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J Nutr. 2002 Apr;132(4):680-7.

IEC-6 cells are an appropriate model of intestinal iron absorption in rats.

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Department of Physiology, The University of Western Australia, Nedlands 6907, Western Australia.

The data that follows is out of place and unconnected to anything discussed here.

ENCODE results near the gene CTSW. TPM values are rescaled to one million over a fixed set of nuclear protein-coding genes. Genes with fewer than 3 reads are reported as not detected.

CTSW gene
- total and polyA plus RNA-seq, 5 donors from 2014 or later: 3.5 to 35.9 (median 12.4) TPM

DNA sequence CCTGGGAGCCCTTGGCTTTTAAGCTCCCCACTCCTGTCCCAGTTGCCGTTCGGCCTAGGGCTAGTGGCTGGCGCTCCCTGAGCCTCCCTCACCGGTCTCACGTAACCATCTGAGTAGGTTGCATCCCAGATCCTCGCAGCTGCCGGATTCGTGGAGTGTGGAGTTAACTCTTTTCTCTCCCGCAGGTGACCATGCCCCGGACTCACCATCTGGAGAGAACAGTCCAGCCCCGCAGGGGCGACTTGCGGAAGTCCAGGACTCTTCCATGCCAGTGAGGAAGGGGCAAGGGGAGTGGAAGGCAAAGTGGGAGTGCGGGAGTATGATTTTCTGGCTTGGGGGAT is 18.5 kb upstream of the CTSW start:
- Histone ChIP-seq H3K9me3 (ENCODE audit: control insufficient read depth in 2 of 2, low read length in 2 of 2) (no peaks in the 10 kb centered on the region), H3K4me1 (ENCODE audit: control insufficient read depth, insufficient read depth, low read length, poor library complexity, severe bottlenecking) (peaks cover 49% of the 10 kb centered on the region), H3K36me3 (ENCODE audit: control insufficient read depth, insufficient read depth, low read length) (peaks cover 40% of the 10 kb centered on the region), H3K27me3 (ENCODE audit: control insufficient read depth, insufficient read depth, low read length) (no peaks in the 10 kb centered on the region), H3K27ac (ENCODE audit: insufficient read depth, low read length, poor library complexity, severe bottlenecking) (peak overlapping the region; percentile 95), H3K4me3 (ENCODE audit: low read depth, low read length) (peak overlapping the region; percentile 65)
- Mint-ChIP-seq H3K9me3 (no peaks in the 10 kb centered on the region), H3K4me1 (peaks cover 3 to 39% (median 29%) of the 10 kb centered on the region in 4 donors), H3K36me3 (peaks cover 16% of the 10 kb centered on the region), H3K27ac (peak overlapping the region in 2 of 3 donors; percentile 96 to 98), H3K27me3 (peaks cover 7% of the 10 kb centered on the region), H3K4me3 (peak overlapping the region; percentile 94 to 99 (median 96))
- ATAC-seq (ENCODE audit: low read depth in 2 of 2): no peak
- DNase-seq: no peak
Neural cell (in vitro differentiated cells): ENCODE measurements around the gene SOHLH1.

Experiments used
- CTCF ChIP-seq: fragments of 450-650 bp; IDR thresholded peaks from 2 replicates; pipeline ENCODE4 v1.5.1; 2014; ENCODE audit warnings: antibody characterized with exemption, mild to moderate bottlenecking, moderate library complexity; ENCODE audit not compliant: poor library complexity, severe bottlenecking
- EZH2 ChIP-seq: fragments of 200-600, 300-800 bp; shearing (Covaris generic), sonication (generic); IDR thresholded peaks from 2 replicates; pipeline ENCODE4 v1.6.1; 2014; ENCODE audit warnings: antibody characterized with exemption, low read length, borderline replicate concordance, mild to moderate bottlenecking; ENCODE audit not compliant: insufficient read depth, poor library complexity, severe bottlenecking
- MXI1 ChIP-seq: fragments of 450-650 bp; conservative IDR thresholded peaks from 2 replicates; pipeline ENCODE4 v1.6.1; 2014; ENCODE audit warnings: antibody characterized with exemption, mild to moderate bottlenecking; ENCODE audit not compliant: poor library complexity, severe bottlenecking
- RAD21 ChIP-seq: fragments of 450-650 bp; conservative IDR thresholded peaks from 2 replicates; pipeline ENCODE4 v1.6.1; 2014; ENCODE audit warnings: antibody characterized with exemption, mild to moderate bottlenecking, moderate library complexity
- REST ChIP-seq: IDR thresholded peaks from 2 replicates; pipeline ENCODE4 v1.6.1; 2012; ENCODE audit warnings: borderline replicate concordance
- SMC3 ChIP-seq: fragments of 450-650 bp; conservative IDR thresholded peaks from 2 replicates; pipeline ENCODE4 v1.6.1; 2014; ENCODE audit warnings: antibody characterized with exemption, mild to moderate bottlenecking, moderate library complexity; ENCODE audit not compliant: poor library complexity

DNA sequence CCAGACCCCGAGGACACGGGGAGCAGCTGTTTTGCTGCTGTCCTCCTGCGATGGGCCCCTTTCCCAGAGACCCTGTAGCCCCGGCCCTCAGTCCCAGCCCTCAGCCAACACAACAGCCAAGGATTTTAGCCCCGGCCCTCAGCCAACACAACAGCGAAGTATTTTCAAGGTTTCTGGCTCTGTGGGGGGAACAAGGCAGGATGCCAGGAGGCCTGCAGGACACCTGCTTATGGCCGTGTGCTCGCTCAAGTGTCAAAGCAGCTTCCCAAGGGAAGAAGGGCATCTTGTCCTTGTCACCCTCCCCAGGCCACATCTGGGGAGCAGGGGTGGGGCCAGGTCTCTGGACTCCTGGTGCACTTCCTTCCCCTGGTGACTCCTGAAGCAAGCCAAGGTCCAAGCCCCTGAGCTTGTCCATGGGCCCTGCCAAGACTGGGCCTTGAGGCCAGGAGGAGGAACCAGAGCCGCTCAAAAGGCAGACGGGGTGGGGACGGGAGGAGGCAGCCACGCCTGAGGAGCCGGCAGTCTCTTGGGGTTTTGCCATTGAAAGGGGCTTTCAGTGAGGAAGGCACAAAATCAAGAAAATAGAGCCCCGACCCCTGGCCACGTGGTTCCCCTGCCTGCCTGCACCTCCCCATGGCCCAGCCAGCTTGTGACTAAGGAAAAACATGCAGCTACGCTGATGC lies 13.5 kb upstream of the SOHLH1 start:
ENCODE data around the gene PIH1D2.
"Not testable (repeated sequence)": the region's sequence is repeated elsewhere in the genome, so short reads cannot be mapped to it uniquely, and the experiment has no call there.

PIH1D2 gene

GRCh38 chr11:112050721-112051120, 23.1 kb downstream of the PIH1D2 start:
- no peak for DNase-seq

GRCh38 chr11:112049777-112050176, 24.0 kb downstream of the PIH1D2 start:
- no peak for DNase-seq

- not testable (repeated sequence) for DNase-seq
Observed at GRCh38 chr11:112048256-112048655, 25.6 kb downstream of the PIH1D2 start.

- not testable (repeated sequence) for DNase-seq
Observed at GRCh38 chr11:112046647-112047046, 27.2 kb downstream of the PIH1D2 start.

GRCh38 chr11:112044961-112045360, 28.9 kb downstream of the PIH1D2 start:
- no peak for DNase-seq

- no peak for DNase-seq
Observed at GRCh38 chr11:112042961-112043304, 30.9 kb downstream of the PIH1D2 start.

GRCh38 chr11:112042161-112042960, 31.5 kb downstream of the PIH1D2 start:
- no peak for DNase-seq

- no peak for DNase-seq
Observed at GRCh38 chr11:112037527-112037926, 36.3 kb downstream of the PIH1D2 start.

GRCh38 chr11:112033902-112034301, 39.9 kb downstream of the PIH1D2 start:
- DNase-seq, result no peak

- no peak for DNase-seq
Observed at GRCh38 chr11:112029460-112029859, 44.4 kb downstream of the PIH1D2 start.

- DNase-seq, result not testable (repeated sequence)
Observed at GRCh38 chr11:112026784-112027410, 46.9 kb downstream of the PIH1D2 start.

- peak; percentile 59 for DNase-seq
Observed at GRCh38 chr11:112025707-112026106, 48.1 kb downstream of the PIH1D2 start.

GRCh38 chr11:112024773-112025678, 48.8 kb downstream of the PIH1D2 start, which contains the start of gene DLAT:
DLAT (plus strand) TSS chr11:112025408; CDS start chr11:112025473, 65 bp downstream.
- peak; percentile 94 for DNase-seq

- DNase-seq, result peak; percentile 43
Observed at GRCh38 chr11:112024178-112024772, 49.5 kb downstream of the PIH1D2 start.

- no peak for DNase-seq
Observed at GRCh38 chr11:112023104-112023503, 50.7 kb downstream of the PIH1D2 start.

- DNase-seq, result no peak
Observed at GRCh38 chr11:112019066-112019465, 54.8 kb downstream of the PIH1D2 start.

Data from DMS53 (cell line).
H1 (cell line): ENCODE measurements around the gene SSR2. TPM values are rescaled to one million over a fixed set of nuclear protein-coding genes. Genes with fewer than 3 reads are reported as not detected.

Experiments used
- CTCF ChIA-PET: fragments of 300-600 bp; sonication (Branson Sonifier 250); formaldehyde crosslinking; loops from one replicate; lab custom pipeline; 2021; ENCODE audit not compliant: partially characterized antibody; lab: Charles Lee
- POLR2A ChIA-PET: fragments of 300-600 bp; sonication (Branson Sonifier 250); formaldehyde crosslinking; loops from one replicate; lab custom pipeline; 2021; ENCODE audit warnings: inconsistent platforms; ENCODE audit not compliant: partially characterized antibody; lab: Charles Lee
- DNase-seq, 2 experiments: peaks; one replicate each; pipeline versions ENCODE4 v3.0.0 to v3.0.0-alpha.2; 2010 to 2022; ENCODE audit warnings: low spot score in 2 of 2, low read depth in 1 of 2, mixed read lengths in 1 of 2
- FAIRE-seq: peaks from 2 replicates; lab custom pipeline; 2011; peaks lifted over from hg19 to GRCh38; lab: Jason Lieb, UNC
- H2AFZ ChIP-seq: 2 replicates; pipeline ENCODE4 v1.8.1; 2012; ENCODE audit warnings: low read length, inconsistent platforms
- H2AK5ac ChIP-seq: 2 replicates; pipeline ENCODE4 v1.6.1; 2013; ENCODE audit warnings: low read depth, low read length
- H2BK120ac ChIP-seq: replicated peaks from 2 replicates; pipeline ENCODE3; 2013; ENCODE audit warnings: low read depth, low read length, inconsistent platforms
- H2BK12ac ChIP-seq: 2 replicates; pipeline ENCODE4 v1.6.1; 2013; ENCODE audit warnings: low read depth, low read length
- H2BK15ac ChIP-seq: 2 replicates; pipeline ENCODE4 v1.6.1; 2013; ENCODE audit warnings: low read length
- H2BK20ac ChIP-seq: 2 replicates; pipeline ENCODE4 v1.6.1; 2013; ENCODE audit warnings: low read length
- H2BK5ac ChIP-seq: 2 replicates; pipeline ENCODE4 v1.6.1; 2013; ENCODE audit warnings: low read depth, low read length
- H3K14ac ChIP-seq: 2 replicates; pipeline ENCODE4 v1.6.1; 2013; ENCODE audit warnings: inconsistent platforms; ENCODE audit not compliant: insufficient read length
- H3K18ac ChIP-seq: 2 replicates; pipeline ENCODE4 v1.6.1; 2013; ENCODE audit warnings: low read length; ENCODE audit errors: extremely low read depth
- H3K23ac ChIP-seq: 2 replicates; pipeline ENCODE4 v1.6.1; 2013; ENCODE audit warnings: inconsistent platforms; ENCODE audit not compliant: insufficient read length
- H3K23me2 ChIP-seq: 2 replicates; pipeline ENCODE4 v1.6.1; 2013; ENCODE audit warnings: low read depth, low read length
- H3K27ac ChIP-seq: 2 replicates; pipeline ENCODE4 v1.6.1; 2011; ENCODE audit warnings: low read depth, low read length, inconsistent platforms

Regulation of iron absorption, which is the primary mechanism for maintaining body iron stores, occurs primarily in the proximal small intestine. Recent identification of proteins that are involved in iron absorption such as the uptake transporter-divalent metal transporter (DMT1), the basolateral transporter, IREG1, and the ferroxidase-hephaestin provide new opportunities to study this process. We evaluated the rat intestinal cell line, IEC-6, as a model of intestinal iron transport. This involved measuring the expression of DMT1 and IREG1 by Western blot analysis and confocal microscopy, and hephaestin by protein-dependent copper oxidase activity. DMT1 and IREG1 were expressed in IEC-6 cells. The uptake of 1 micromol/L ferrous iron [Fe(II)]:ascorbate and its efflux also was associated with the expression of DMT1 under different levels of iron loading. The expression of DMT1 changed inversely with iron levels as did the uptake of Fe(II). However, with different levels of cellular iron, IREG1 expression remained constant, as did the release of iron from the cells, suggesting that they could be related. Ceruloplasmin and apotransferrin did not enhance the rate or extent of iron release. Copper oxidase activity, considered to indicate hephaestin activity, was detected only intracellularly. Confocal microscopy showed DMT1 and IREG1 on the cell membrane of IEC-6 cells at 4 degrees C but at intracellular locations at 37 degrees C, indicating that these proteins can function at the cell membrane and intracellularly. In terms of iron absorption, IEC-6 cells have a villous enterocyte phenotype and are regulated by iron stores as occurs in vivo; therefore, they represent an appropriate cell model with which to study this process.

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